After the event, in response to the Hart tragedy, the WWF canceled the encore of Over the Edge via pay-per-view and canceled three live events in Canada.[39][41] On May 24 1999, the Monday following this event, a tribute to Owen Hart was held on Raw is War in St. Louis, which the WWF called RAW is Owen.[42] It featured interviews from his fellow wrestlers and highlights of his professional wrestling career.[42][43] Three weeks after the event, the Hart family sued the WWF in court for causing Owen's death with a poorly planned stunt, as the family claimed that the harness system was defective.[44] After over a year and a half, a settlement was reached in the case on November 2 2000, which saw the court order the WWF to give the Hart family $18 million dollars that was distributed among the family.[7][45] The manufacturer of the harness system was also named as a defendant in the case but was dismissed from the case after the settlement was reached.[44][7]

After this event, The Rock engaged in a feud with The Undertaker over the WWF Championship, although The Rock continued his side feud with Triple H. The feud between The Rock and The Undertaker began on the June 7 1999 edition of Raw, when The Undertaker interfered in a match between The Rock and Triple H.[46] On the June 14 1999 episode of Raw, The Rock defeated The Undertaker and Triple H in a triple threat match, to earn a WWF Championship match against The Undertaker at King of the Ring for the WWF Championship.[47] At King of the Ring, The Undertaker defeated The Rock via pinfall, after Triple H interfered in the match.[48][49] The feud between Triple H and The Rock continued at Fully Loaded, where Triple H defeated the Rock to become the number one contender for the WWF Championship.[50][51] At SummerSlam, Mankind defeated Triple H and the defending champion, Steve Austin in a triple threat match to win the WWF Championship.[52][53]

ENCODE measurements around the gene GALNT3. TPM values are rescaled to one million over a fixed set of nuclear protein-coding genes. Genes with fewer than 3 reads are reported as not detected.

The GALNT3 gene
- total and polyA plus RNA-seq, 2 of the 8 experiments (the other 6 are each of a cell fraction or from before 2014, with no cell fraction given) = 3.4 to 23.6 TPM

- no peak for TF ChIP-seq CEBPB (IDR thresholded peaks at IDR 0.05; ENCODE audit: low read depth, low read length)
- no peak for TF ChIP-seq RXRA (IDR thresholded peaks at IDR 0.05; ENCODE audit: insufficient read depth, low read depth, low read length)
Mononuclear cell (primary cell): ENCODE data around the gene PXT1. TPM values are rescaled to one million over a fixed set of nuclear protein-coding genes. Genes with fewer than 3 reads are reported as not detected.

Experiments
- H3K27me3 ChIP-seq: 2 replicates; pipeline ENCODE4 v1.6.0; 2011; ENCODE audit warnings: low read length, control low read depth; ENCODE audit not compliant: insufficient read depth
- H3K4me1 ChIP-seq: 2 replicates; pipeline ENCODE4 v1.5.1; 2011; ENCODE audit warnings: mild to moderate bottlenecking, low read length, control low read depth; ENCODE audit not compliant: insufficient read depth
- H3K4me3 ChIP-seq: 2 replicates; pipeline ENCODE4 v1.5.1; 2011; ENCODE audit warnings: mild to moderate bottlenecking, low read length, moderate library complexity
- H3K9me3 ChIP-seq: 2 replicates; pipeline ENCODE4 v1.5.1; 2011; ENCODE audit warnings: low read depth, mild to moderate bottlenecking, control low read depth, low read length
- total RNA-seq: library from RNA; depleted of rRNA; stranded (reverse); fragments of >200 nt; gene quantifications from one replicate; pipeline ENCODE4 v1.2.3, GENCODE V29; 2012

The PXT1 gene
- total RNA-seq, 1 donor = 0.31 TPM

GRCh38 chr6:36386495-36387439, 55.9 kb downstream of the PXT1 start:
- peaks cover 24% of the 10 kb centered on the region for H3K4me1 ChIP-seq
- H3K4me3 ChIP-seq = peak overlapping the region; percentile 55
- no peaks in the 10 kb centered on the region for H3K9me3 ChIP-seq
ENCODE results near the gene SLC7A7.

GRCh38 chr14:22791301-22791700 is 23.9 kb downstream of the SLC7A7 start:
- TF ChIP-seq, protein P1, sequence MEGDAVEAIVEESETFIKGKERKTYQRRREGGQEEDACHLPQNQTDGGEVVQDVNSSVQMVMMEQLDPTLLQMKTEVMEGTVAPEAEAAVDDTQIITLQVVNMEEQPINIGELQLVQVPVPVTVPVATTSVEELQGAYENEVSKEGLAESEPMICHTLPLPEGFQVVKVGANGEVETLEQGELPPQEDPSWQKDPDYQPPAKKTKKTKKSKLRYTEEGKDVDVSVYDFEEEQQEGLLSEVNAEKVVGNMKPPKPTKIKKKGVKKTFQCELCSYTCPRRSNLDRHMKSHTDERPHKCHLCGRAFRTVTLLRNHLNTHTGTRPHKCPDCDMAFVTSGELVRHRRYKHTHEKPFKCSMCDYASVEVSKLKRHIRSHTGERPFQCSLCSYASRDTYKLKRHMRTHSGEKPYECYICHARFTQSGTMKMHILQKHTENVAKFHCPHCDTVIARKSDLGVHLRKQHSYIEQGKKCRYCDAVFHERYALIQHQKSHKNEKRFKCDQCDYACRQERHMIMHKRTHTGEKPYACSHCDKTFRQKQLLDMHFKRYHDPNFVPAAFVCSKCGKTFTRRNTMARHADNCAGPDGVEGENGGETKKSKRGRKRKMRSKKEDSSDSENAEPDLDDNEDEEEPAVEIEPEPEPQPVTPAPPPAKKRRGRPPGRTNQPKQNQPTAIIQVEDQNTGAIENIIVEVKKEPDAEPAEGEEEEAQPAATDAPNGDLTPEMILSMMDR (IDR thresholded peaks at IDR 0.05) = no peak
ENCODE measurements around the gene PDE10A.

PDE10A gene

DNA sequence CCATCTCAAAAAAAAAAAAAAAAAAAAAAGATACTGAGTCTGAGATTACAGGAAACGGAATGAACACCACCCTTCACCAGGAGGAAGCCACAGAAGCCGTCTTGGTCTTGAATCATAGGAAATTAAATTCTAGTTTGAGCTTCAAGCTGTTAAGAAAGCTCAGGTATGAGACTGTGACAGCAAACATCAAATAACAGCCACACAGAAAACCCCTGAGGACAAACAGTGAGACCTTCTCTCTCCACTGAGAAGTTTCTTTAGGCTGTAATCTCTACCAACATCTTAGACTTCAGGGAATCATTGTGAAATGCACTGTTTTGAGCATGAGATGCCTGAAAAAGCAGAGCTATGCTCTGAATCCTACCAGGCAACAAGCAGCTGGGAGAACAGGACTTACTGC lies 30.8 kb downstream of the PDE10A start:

After this event, Steve Austin engaged in a feud with Vince McMahon, Shane McMahon, and the Corporate Ministry. Austin attempted to earn control over the WWF, but he failed to do so after he lost a handicap ladder match at King of the Ring. During the match, a briefcase, which held documents that would have given control over the WWF to the winner(s), was to be retrieved as it hung above the ring.[48][49] On the June 28 1999 episode of Raw, Shane and Vince cut a promo on their win over Austin at King of the Ring. They then announced a WWF Championship match for later that night between Austin and The Undertaker. Austin defeated The Undertaker via pinfall to win the WWF Championship.[54][55] After winning the WWF Championship, Austin engaged in a feud with Triple H, which began on the July 26 1999 episode of Raw, where Triple H and Austin interfered in a handicap match between the team of Mr. Ass and Chyna against The Rock.[56] Mankind then got involved in the feud after Triple H and Mankind pinned each other simultaneously in a number one contenders match for the WWF Championship, on the August 18 1999 episode of Raw.[57] At SummerSlam, Mankind defeated Austin and Triple H to win the WWF Championship.[58][59]